ACA enrollment milestone

Midnight was the enrollment deadline, but people who were in process with applications can complete the process through the first two weeks of April. This is a big milestone in the law, but no matter how much everyone wants an instant assessment of the ACA as “working great” or “sucking” that answer is not forthcoming based on how many signed up. I will, however, go out on a limb and predict the answer is somewhere between “working great” and “sucking”.

Here is what I will look for over the next 6 months:

  • What happened to the rate of uninsurance? There is a RAND study that sounds like quite a comprehensive look at this question, but the details aren’t public. Coverage of the leak of the study is essentially a Rohrshach test for what you already thought. It seems likely that the uninsured rate has gone down, probably by quite a lot in historical terms, but likely not by as much as CBO projected it would in year 1. Some of this is related to explicit decisions by States, and other aspects are not. Note that the leak says the rate of uninsured for those age 18-64 fell from 20.9% last fall to 16.6% as of March 22. I would have to read the details of how the survey/study was done to really be able to say for sure what I think of it. Note that when Gallup polls, they include persons covered by Medicare, so they have uninsured as 18% in the last quarter of 2013, falling to 15.9% through February 2014.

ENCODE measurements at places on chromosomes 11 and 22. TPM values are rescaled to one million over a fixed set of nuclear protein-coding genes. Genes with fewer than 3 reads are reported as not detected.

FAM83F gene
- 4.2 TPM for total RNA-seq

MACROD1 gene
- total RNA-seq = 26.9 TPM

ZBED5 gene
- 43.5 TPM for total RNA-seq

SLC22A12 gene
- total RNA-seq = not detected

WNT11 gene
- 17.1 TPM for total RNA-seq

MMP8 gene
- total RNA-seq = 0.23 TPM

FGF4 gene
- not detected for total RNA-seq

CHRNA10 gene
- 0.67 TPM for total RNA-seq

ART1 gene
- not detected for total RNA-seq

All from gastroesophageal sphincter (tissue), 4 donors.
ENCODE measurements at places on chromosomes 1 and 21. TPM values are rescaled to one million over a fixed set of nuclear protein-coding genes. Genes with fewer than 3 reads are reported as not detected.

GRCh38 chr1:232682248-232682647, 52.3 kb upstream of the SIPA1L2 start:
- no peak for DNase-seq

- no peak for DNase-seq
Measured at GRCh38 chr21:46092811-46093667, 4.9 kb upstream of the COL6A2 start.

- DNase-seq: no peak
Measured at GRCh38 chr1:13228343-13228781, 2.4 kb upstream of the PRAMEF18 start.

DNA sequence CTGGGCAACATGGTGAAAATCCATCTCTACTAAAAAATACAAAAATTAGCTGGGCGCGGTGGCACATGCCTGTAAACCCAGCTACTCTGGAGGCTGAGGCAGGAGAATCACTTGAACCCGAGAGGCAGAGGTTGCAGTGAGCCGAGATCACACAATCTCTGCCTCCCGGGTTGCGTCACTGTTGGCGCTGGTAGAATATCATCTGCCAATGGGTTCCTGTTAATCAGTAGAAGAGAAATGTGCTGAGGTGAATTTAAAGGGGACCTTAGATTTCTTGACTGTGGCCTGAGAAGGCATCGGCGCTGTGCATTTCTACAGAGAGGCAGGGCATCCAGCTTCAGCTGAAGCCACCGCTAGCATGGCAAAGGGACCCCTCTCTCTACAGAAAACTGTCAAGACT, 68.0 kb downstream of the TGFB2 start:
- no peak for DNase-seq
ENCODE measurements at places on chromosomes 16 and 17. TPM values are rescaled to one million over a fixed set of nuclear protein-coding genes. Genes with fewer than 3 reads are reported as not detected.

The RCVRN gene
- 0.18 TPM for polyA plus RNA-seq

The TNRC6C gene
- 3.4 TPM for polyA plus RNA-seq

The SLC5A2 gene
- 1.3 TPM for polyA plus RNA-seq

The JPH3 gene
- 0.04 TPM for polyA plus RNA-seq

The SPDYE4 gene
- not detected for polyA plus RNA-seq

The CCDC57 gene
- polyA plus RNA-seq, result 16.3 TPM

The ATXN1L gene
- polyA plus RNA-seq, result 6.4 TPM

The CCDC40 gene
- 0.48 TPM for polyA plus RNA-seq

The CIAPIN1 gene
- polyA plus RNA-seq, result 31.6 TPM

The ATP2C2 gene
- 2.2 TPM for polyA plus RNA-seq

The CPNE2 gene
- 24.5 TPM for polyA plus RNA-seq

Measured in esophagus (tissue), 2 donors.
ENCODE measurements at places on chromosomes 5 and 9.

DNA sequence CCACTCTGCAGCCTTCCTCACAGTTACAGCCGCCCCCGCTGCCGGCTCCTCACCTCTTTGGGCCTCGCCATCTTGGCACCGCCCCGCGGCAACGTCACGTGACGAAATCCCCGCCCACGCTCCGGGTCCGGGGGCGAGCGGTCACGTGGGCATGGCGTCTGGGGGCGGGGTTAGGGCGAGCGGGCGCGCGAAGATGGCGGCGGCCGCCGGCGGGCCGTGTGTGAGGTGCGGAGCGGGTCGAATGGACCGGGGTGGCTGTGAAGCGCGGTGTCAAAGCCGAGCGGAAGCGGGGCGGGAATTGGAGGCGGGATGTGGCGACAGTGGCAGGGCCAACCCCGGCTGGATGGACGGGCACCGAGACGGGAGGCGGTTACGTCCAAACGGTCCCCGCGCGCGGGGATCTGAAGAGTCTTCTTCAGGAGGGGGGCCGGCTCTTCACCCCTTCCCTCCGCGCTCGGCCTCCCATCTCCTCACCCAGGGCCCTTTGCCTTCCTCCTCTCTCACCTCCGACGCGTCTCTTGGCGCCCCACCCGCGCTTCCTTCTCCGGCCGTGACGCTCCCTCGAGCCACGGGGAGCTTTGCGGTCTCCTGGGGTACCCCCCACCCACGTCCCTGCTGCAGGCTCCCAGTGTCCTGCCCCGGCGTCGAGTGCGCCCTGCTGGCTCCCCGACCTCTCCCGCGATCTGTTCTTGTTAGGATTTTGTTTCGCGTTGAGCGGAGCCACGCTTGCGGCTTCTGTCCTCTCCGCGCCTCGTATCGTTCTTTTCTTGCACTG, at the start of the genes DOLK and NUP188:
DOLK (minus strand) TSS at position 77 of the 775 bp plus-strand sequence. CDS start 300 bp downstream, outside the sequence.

• Many are now realizing that there will never be a static number of people “signed up” just as there has never been a static number of people signed up for employer sponsored coverage (or the prior individual market). People get born, die, divorced, lose their job, become eligible for Medicaid, become uneligible for Medicaid, leave their job voluntarily, stop paying for coverage and so on. Monitoring rates of all these things is important, but they do not hold the breathless answer to “working great” v. “sucking” question in and of themselves.
  • Most important question is not how many young/healthy people signed up? It is, who did insurers plan to sign up and whether and how who actually signed up differs? The actual use of health care, as compared to what was assumed in setting premiums that were offered, is the key to what the premiums will be next year. And the answer to this will almost certainly differ by state, as well as by insurer within a state. We will have a sense of this when the premiums come out for year 2.

As always, the most important thing in public policy is the answer to the question: as compared to what? When people invariably ask me ‘does Obamacare suck or is it working great?’ I always ask them, as compared to what? They look at me like I have 3 heads, but I don’t know how else to even begin to provide them with an answer.

cross posted at freeforall

Author: Don Taylor